The ability to define per-resource caching policies allows us to define “cache hierarchies” that allow us to control not only how long each is cached for, but also how quickly new versions are seen by visitor.
Critical Rendering Path
Critical Rendering Path
By optimizing the critical rendering path we can significantly improve the time to first render of our pages. Further, understanding the critical rendering path will also serve as a foundation for building well performing interactive applications. It turns out, the process for processing interactive updates is the same, just done in a continuous loop and ideally at 60 frames per second!
- Process HTML markup and build the DOM tree.
- Process CSS markup and build the CSSOM tree.
- Combine the DOM and CSSOM into a render tree.
- Run layout on the render tree to compute geometry of each node.
- Paint the individual nodes to the screen.
Optimizing the critical rendering path is the process of minimizing the total amount of time spent in steps 1 through 5 in the above sequence. Doing so enables us to render content to the screen as soon as possible and also to reduces the amount of time between screen updates after the initial render.
The Document Object Model (DOM) is an application programming interface (API) for valid HTML and well-formed XML documents. It defines the logical structure of documents and the way a document is accessed and manipulated.
Every time the browser has to process HTML markup it has to step through all of the steps above: convert bytes to characters, identify tokens, convert tokens to nodes, and build the DOM tree.
The DOM tree captures the properties and relationships of the document markup, but it does not tell us anything about how the element should look when rendered. That’s the responsibility of the CSSOM.
The CSS bytes are converted into characters, then to tokens and nodes, and finally are linked into a tree structure known as the “CSS Object Model”, or CSSOM for short:
Is this the complete CSSOM?
No. Note that the above tree is not the complete CSSOM tree and only shows the styles we decided to override in our stylesheet. Every browser provides a default set of styles also known as “user agent styles” – that’s what we see when we don’t provide any of our own – and our styles simply override these defaults.
Why does the CSSOM have a tree structure?
When computing the final set of styles for any object on the page, the browser starts with the most general rule applicable to that node (e.g. if it is a child of body element, then all body styles apply) and then recursively refines the computed styles by applying more specific rules - i.e. the rules “cascade down”.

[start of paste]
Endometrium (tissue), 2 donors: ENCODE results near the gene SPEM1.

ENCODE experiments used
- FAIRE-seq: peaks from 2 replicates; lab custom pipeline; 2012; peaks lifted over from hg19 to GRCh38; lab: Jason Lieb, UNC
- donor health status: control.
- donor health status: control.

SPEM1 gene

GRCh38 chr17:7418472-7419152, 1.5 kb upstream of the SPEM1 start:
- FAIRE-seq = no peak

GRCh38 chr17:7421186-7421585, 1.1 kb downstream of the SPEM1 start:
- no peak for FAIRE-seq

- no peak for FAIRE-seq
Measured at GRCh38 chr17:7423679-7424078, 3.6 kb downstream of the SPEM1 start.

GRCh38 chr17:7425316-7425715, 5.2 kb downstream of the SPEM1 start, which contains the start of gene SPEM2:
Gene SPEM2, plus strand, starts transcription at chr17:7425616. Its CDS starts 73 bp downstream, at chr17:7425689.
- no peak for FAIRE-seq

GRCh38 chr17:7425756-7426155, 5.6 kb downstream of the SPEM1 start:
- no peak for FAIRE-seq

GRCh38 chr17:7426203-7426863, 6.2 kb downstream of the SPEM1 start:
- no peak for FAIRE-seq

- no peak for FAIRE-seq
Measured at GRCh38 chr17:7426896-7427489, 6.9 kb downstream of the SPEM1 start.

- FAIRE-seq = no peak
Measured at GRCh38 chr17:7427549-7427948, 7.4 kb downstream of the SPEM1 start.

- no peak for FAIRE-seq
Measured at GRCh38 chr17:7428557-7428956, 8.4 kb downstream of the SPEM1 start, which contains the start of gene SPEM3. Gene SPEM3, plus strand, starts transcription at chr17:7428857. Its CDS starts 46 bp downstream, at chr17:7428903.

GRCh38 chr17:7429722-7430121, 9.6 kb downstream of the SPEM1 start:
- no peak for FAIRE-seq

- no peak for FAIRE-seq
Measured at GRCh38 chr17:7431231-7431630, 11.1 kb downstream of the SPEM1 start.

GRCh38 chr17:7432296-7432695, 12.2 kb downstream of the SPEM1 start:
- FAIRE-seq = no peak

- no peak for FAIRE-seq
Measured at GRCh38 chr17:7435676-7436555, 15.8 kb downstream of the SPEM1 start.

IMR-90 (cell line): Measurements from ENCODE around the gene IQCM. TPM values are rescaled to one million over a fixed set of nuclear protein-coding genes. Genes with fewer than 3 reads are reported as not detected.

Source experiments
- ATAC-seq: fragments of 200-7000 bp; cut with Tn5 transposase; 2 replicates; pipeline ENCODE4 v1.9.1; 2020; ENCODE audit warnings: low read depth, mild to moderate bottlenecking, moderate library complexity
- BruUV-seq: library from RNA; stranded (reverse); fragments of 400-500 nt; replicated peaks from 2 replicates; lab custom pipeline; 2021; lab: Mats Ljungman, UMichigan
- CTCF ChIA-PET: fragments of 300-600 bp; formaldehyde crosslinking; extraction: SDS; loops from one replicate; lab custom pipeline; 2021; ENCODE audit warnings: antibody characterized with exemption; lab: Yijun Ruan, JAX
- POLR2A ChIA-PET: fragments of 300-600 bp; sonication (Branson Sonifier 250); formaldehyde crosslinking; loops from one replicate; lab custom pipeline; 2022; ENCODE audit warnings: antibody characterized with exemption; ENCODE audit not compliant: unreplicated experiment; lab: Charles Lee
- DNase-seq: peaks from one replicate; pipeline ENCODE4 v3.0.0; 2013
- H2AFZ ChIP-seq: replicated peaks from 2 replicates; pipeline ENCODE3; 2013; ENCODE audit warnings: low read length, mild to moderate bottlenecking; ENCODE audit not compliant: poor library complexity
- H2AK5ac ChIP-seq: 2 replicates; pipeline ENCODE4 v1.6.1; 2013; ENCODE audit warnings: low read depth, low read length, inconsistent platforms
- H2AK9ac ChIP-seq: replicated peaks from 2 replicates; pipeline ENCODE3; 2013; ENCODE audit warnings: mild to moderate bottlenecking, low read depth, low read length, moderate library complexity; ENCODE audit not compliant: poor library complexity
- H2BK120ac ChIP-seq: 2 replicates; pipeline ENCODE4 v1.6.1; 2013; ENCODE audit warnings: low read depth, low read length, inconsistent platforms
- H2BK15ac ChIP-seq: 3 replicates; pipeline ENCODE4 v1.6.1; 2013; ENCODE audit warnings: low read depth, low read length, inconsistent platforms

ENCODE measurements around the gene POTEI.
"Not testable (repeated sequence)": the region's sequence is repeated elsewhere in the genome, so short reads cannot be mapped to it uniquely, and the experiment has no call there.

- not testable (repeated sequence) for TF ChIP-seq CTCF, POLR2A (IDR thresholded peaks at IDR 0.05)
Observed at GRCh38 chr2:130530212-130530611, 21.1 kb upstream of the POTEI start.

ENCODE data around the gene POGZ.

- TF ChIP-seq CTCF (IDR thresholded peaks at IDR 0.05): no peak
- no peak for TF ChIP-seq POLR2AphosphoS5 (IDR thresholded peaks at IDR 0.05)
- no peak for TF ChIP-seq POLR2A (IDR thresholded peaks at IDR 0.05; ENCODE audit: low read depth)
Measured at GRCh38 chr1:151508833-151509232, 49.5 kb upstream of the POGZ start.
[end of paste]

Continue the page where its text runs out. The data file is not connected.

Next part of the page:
Curious to know how long the CSS processing took?
Record a timeline in DevTools and look for “Recalculate Style” event: unlike DOM parsing, the timeline doesn’t show a separate “Parse CSS” entry, and instead captures parsing and CSSOM tree construction, plus the recursive calculation of computed styles under this one event.
Why we say that CSS is render blocking?
Review the rendering process, DOM and CSSOM construct the render tree, then calculate layout, and paint. So CSS is a rendering blocking resource which blocks on rendering process.
Why do browsers match CSS selectors from right to left?
It sounds like that it is done this way to avoid having to look at all the children of parent (which could be many) rather than all the parents of a child which must be one. Even if the DOM is deep it would only look at one node per level rather than multiple in the RTL matching.
Render Blocking CSS
- Get it down to the client as soon and as quickly as possible to optimize the time to first render
- Use media types and queries to unblock rendering
By default CSS is treated as a render blocking resource, which means that the browser will hold rendering of any processed content until the CSSOM is constructed. Note that “render blocking” only refers to whether the browser will have to hold the initial rendering of the page on that resource. In either case, the CSS asset is still downloaded by the browser, albeit with a lower priority for non-blocking resources (like images).
How to make it non-blocking?